Keeping up with technology requires us to constantly re-evaluate our needs and take no tool for granted.
February 2014, Auto Dealer Today - Feature
I often marvel at the way my young son interacts with technology. He has had an iPad almost since birth, and it didn’t take him long to learn how to use it. It makes perfect sense to him. He can cue up a video and play a new game for the first time with what appears to be minimal effort. As for his parents, well, we’re still learning.
And that’s just the thing. I have long since resigned myself to the fact that my son could best the old man at all contests electronic. What amazes me is the constantly recurring realization that having the collective computing power of thousands of years of human advancement at his fingertips doesn’t even faze him. Nor does the fact that we all call each other on tiny phones we carry everywhere and sometimes use to take pictures. Of course we do, he might say. Why wouldn’t we?
The people who are new to our industry labor under a similar pretense. Dealer websites, mobile apps and online retailers are fundamental aspects of the car business that simply didn’t exist a few years ago. Less recent but no less useful is the dealership management system, or DMS, that handy apparatus that logs and, when needed, recounts all the vital contacts, numbers and statistics your stores produce.
The DMS is such an intrinsic system that we have decided to dedicate a series of articles to its very existence. But we didn’t ask our writers, who rank among the industry’s foremost experts on dealership operations, to recount the saga of the DMS. We asked for practical advice on maximizing its effectiveness, and our first entry does that in what may be an unexpected way.
On Page 14, F&I Express and Intersection Technologies’ Brian Reed asks the question that he believes few, and certainly not enough, dealers are asking themselves: “What exactly am I paying for?” As he points out, the agreements dealers make with their DMS providers are often completely out of touch with the services provided. This is not due to malice on the part of the provider. Things change, services are added and dropped, and third parties sometimes take over certain functions. Reed highlights three areas in which overcharges can often occur. It’s good, useful advice that I hope you are able to use.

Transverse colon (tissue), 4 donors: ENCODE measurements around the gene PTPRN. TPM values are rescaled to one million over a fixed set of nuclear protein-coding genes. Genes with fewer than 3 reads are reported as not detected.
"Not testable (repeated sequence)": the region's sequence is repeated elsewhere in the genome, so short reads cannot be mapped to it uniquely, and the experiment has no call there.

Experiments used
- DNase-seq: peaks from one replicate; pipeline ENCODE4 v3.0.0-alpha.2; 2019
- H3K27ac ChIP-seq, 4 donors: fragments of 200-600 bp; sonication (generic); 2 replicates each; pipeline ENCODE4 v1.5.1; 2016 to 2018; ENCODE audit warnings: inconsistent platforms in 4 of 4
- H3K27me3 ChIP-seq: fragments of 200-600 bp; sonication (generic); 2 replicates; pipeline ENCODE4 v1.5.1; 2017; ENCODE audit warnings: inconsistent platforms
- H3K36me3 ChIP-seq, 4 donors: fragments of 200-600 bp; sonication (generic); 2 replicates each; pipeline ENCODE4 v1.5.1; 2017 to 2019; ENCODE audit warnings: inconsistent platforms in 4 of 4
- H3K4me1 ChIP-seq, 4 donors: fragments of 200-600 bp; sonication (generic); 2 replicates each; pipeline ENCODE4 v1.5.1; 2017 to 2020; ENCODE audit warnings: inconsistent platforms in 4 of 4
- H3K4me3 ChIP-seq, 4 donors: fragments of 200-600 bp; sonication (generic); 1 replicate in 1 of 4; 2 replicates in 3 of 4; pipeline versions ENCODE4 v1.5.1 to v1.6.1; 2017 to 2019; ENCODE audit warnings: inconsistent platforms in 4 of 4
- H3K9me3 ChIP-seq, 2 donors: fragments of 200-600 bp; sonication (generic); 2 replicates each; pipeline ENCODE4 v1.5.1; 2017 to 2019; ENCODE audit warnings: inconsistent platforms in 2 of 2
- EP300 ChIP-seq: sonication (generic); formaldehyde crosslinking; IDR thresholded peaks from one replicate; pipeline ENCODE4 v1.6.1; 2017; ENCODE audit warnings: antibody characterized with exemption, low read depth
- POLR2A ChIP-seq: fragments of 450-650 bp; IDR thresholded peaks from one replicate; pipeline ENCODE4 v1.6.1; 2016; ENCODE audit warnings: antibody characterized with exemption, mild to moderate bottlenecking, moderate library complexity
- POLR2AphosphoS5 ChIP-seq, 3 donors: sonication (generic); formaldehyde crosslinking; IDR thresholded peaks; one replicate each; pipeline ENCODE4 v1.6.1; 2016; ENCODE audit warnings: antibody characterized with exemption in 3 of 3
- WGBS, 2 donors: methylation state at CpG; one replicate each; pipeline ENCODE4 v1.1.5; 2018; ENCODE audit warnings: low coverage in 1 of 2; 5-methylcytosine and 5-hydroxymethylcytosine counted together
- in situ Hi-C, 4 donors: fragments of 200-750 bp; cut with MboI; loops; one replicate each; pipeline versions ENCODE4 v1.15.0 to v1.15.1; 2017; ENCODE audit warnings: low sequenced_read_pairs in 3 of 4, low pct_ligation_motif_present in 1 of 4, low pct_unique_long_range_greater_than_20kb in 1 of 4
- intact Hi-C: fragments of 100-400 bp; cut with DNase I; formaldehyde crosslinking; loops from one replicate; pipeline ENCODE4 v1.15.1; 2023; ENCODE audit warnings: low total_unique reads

Speaking of useful advice, this month’s cover story is one for the ages. Stephanie Forshee went one-on-one with Rose Cruz, a Lexus sales pro from Long Island, N.Y., whose shift in focus toward female car buyers is paying dividends for her store. Cruz realized that, although the majority of her buyers are women, they rarely show up to the dealership alone. What is compelling them to bring along their husbands, fathers and sons, she wondered, when the women have the buying and decision-making power?
Cruz decided that, like most people, women who bring backup to the dealership are intimidated by the sales and finance process. To relieve them of their apprehensions, she began hosting evening events designed especially for women. The first annual Cars & Cupcakes and the monthly Technology Night are free, informative events that make female buyers feel welcomed and appreciated. They require an investment of time and money for Cruz and her team, but they have already resulted in several additional sales.
The lesson learned from both stories is clear: Let us take nothing for granted. The latest tools, electronic and otherwise, are ours to use to the best of our ability and to the betterment of our cause.